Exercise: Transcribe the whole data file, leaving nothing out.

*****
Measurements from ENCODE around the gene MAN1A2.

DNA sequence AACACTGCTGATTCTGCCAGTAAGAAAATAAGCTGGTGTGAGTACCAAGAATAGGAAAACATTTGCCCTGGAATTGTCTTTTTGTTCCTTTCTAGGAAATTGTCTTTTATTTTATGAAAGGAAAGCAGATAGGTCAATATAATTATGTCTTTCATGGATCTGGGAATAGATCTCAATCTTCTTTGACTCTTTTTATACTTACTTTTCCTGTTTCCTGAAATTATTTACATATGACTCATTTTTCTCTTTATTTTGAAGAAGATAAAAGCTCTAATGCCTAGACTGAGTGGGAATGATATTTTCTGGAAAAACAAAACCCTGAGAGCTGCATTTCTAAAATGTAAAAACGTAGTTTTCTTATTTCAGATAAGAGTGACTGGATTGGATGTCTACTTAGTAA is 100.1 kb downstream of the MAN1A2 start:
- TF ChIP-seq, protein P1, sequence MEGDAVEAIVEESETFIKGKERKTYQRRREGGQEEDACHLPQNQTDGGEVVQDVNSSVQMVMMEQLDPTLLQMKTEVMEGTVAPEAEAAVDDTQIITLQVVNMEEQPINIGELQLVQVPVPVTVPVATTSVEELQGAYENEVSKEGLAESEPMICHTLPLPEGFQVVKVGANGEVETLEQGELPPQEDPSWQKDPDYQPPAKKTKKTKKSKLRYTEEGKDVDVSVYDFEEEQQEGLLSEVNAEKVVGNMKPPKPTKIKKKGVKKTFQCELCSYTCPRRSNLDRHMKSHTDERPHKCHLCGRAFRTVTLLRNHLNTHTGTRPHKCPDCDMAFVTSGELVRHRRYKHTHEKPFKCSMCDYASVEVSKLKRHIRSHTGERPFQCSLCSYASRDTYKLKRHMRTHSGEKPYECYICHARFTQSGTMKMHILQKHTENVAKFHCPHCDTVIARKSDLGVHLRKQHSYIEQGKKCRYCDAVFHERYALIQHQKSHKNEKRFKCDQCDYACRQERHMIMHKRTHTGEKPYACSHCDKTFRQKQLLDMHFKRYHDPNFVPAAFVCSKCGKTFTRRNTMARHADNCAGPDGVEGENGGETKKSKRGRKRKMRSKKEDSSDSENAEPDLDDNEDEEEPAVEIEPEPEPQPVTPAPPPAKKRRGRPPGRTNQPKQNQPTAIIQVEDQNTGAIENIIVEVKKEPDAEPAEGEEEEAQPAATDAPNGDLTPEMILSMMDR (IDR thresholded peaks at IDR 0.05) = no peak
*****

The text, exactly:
Measurements from ENCODE around the gene MAN1A2.

DNA sequence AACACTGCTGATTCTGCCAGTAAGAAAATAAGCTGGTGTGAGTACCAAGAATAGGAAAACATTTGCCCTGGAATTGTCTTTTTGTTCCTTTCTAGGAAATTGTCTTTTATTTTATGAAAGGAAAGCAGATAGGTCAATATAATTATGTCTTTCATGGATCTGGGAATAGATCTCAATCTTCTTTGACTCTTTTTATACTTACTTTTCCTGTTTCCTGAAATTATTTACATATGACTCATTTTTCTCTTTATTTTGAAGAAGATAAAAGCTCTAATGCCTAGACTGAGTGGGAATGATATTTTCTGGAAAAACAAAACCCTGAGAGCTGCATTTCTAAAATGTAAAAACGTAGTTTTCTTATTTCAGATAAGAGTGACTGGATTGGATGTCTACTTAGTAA is 100.1 kb downstream of the MAN1A2 start:
- TF ChIP-seq, protein P1, sequence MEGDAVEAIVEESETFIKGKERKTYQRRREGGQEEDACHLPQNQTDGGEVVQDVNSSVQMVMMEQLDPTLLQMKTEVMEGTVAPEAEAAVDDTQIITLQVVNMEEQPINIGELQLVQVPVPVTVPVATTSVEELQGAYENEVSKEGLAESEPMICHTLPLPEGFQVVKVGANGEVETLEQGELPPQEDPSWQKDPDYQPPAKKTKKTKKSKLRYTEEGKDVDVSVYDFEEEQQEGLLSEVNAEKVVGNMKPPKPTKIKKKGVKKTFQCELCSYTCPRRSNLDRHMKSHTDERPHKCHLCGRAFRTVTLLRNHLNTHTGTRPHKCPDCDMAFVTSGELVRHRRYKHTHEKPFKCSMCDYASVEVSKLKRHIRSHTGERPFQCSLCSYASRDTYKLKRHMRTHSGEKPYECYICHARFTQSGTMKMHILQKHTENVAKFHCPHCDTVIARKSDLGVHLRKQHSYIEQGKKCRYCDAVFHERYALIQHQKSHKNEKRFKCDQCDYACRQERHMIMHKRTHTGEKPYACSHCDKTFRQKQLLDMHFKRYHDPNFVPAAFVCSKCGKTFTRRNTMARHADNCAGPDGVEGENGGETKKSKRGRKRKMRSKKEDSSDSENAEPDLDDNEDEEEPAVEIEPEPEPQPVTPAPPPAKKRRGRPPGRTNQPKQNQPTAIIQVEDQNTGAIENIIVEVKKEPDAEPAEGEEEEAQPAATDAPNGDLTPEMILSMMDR (IDR thresholded peaks at IDR 0.05) = no peak